Commercial TVs Nova and Prima participated in educational activities relating to the ongoing COVID-19 pandemic. In addition to tens of hours of their own news and journalistic content and new public awareness programmes launched, commercial broadcasters supported the official educational campaign of the Ministry of Health focused on prevention of the coronavirus infection and provided the Ministry with ad space for free.

Prague, 29 April 2020 – The campaign has been under way since 19 March 2020 and will continue until further notice on channels of the Nova and Prima TV groups. More than 1,000 spots have been aired to date in the aggregate length exceeding 1,500 minutes. The key objective of the campaign is to inform the public of the most appropriate hygiene measures to prevent the spread of COVID-19. The videos are available on the website of the Ministry of Health at

“The current wave of solidarity, consistent adherence to the Government’s regulations and consideration of people in the Czech Republic are really impressive. Every day, our news desk colleagues seek to capture the most inspiring stories and distribute the most useful information to  as many viewers as possible. Therefore, we joined the official preventive campaign and provided space for information spots of the Ministry of Health as a matter of course,” says Marek Singer, President of AKTV.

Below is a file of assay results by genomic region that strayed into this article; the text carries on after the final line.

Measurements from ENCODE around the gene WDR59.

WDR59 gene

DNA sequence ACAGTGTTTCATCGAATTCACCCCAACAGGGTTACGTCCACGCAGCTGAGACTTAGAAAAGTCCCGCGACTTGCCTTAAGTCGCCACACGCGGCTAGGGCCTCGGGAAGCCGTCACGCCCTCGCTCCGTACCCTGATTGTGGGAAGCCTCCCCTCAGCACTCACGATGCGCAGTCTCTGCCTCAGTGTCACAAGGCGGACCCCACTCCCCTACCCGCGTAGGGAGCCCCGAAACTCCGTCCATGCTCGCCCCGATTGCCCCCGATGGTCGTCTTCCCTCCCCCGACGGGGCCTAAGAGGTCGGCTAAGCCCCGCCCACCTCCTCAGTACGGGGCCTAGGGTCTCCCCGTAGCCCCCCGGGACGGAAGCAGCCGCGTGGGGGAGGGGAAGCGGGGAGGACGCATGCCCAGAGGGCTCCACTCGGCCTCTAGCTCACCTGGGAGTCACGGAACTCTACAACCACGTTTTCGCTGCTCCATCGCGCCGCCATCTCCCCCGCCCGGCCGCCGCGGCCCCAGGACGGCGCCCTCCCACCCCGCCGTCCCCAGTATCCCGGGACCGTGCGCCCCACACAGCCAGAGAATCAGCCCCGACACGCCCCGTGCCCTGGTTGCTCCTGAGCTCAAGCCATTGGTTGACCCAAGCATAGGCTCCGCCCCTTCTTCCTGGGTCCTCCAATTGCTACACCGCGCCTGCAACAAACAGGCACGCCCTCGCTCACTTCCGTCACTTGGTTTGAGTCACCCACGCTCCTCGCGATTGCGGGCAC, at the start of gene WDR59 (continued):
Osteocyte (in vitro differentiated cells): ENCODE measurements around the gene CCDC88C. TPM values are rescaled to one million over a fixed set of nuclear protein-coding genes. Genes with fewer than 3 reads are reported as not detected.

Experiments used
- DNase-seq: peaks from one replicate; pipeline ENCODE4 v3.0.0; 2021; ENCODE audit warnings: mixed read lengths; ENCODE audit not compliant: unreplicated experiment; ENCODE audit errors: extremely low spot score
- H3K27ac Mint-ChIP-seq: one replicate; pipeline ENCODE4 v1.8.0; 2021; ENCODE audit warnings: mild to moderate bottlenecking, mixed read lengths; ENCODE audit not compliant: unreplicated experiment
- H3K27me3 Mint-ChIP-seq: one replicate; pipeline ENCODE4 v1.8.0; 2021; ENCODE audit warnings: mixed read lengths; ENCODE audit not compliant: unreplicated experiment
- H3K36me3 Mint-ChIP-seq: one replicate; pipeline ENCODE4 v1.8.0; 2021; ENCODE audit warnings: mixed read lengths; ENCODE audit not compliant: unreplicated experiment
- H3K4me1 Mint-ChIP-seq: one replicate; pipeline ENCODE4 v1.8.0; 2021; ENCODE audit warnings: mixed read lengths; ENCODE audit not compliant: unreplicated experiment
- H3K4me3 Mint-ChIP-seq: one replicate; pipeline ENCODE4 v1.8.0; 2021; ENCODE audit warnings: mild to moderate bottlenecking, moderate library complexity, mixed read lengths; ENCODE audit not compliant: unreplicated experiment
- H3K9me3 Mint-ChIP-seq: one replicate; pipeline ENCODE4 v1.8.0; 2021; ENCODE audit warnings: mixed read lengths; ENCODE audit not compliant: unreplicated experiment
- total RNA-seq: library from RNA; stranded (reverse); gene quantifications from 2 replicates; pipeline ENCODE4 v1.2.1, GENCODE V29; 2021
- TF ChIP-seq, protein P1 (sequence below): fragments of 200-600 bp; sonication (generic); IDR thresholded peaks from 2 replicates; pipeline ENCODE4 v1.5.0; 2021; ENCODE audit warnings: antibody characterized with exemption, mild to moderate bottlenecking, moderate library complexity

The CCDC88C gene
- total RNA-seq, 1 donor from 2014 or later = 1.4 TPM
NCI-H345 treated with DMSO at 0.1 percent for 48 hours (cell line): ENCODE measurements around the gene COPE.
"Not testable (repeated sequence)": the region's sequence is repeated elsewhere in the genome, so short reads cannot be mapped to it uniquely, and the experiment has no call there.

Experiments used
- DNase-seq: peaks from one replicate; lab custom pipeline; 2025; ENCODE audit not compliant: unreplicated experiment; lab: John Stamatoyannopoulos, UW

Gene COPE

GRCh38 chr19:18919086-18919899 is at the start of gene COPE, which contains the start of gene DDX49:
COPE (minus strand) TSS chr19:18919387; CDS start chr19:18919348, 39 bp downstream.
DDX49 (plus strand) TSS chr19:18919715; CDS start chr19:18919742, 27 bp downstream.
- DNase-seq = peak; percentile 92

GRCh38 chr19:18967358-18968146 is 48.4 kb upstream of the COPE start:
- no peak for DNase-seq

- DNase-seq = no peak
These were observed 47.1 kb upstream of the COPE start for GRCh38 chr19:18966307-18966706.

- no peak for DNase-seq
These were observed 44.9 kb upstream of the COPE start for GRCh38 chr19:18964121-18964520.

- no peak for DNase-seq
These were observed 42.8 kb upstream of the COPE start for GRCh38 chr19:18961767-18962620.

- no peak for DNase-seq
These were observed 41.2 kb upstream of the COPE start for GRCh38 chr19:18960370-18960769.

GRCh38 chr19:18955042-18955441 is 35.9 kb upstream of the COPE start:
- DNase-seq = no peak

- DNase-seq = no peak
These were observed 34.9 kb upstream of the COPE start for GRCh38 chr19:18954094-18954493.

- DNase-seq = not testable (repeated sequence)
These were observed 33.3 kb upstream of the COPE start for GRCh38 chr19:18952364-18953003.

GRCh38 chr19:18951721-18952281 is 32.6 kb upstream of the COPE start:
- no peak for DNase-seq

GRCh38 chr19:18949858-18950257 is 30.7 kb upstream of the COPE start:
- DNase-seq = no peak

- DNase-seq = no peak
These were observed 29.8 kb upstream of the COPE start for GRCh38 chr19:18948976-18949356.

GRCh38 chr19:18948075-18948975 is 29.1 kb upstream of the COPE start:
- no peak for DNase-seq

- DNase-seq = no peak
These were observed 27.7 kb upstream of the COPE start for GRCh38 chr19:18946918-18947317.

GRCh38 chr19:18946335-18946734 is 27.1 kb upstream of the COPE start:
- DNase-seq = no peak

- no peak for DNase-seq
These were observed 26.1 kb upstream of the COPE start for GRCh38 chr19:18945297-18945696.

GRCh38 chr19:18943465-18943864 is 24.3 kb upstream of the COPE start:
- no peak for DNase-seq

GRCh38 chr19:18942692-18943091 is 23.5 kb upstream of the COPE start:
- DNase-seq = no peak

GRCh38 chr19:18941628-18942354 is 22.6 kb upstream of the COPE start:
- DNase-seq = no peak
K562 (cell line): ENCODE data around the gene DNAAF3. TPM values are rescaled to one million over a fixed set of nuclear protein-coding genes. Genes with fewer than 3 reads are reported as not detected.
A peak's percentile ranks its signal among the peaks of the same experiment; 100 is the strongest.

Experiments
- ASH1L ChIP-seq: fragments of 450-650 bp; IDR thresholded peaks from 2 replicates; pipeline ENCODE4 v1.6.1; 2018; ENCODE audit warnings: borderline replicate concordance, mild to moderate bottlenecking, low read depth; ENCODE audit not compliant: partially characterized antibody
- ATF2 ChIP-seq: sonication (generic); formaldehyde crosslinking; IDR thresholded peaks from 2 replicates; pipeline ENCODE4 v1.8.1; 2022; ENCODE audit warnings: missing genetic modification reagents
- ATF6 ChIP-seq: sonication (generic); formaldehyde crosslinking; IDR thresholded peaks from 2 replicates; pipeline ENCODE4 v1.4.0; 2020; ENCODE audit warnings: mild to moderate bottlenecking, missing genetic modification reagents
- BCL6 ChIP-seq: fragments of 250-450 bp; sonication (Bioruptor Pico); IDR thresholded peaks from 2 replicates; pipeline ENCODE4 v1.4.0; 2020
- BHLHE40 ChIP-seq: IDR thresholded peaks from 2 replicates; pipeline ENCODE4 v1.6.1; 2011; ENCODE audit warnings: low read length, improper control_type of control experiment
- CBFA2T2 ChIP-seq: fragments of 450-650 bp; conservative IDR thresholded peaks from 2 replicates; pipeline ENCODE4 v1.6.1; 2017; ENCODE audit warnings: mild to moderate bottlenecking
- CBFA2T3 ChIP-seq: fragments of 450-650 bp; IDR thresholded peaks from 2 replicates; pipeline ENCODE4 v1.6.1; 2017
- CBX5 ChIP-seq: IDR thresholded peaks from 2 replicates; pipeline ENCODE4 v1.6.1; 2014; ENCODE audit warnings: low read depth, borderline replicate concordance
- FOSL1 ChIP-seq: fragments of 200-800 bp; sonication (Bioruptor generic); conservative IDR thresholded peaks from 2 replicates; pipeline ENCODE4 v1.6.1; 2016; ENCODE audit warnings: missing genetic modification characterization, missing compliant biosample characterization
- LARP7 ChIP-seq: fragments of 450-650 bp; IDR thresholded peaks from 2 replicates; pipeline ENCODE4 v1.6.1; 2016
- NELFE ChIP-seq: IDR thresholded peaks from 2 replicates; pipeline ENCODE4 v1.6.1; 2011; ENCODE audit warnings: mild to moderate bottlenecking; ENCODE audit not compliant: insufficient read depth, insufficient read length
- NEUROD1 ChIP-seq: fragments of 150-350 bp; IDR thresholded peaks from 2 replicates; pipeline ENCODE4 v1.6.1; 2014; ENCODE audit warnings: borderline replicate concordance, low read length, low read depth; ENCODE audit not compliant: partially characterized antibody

“We very much appreciate the fast involvement of commercial TVs in our preventive activities. Thanks to the high reach of TV broadcast, our public awareness campaign will hit the maximum number of people, which significantly facilitates containment of the disease,” adds Gabriela Štěpanyová, PR Manager and Spokeswoman of the Ministry of Health.

The situation around the COVID-19 disease is completely new for all of us. On that account, the Together Against the Coronavirus campaign (#Spolu proti koronaviru) is aimed at providing people with universal and simple rules on how to behave under the current conditions and how to care of their health. The Ministry of Health has prepared six TV spots using an amiable and original approach to inform viewers of the rules to be followed now. In the first spot named How to Protect Yourself and People Around You, an actress, Alena Doláková, presents the current hygiene rules. She gives viewers an idea that protection of our eyes, nose, mouth and hands is of the utmost importance and shows how to protect ourselves properly. Other spots of the Ministry of Health called How to Behave in Public Transport, How to Proceed with a Doctor’s Appointment, How to Proceed in Shops or Why Protect Health Care Workers feature renowned science experts: Director of the National Institute of Public Health, MUDr. Pavel Březovský, MBA; Rector of Czech Technical University in Prague, doc. RNDr. Vojtěch Petráček, CSc.; Head of the Department of Health Care Disciplines and Population Protection of Czech Technical University, prof. MUDr. Leoš Navrátil, CSc., MBA, dr. h. c; and the medical microbiology specialist, MUDr. Emil Pavlík, CSc. In a simple and entertaining way, the four experts present important hygiene measures and rules to be followed in our daily routines. The last one of the Ministry’s video spots, What You Should Know about the Coronavirus, is an animated video providing a summary of the key information on COVID-19.